"Oh, I'm sorry, here we go."
"There's Jarrell Plantation in Juliette, Indian Creek Plantation in Dawsonville... Barksdale Bobwhite Plantation in Cochran..." and, over the course of about 5 minutes, she gave me the names of over 15 plantations. But why the prolonged searching? It seemed like there should be something ready-made - a pamphlet, a brochure. I mean, slavery accounts for over a century of Georgia state history. Or maybe I was just being too particular.
So, next I whittled down the list to sites within 2 hours of Atlanta. Then, I googled each location to whittle a little more. Several of the plantations featured coons and foxes as hunting destinations. After narrowing the list down to 5, I decided to dial up Jarrell Plantation. That would be, back to Square One:
After about 10 rings, a woman lowly answered, "Hellooooo..." I think I woke her up.
"Yes, is this Jarrell Plantation?"
"Yes... it is."
"Yes, well I'm calling because I'd like to visit a slave plantation, and I see on your web-site that you have a museum. I was wondering if you could tell me a little about your... uh, the plantation."
"Well, what would you like to know?"
I would say that this is like pulling teeth. But it just occurred to me that she might not have any.
"Well, I've lived in Georgia all of my life and, today, it occurred to me that I'd never visited a slave plantation. So, I received your name from the Atlanta Chamber of Commerce. I'd like to know what I can expect to see if I come visit."
"Oh. Well, we have the master, John Fitz Jarrell's house, which was built in 1847. It is in good condition and... still intact. It also contains several pieces of furniture from the period, which are likewise in good condition and... still intact. Additionally, after John Fitz Jarrell passed, his son, Dick Jarrell built a sawmill, a cotton gin, a barn, and outbuildings which are all... still intact-"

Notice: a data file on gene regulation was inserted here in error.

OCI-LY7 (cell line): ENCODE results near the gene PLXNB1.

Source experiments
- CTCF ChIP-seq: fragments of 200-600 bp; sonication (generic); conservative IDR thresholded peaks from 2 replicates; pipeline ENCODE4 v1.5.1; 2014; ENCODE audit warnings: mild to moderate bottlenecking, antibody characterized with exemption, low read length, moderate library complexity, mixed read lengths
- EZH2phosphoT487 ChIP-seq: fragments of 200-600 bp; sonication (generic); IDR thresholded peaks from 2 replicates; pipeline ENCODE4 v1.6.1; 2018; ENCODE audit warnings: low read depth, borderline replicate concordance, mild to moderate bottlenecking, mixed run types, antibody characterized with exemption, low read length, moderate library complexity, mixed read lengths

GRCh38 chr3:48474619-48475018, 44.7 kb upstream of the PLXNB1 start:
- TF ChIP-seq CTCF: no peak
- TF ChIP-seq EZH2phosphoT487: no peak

As she rambled on reading what sounded like notes from the website, my mind became rather... not intact. It was wandering. Suddenly I had flashbacks of my 7th grade class trip to the Cyclorama, a panoramic Civil War painting, conspicuously absent of Black people. Which is to say, this trip to a slave plantation was becoming less exciting by the second.
"Where will you be coming from?" I heard a voice say through the phone.
"Well, I should probably tell you," she began, "that we don't have any slave cabins."
"Before you get in your car and drive all the way down here, I thought I should tell you-"
A slave plantation with no.... slave cabins? Perhaps I'd been presumptuous, but what good is visiting a slave plantation if you can't observe the life of slaves? This was what I had been looking for and didn't even know it. This was not a wasted call, after all.
"So," I asked, "do you know of any places in Georgia that do have slave cabins?"
My heart dropped.
"Well, yes, I- I-... There is one, I think, down near Savannah-"
"Do you know the name of the plantation in Savannah?"
"It's, oh... I can't recall right now, but if you're in Atlanta, you may want to try the Atlanta History Center. I'm sure they should have the name-"
Are you a part of some conspiracy, Mistress of Disinformation?
I can't recall how it ended because I think I started dialing before I even hung the phone up.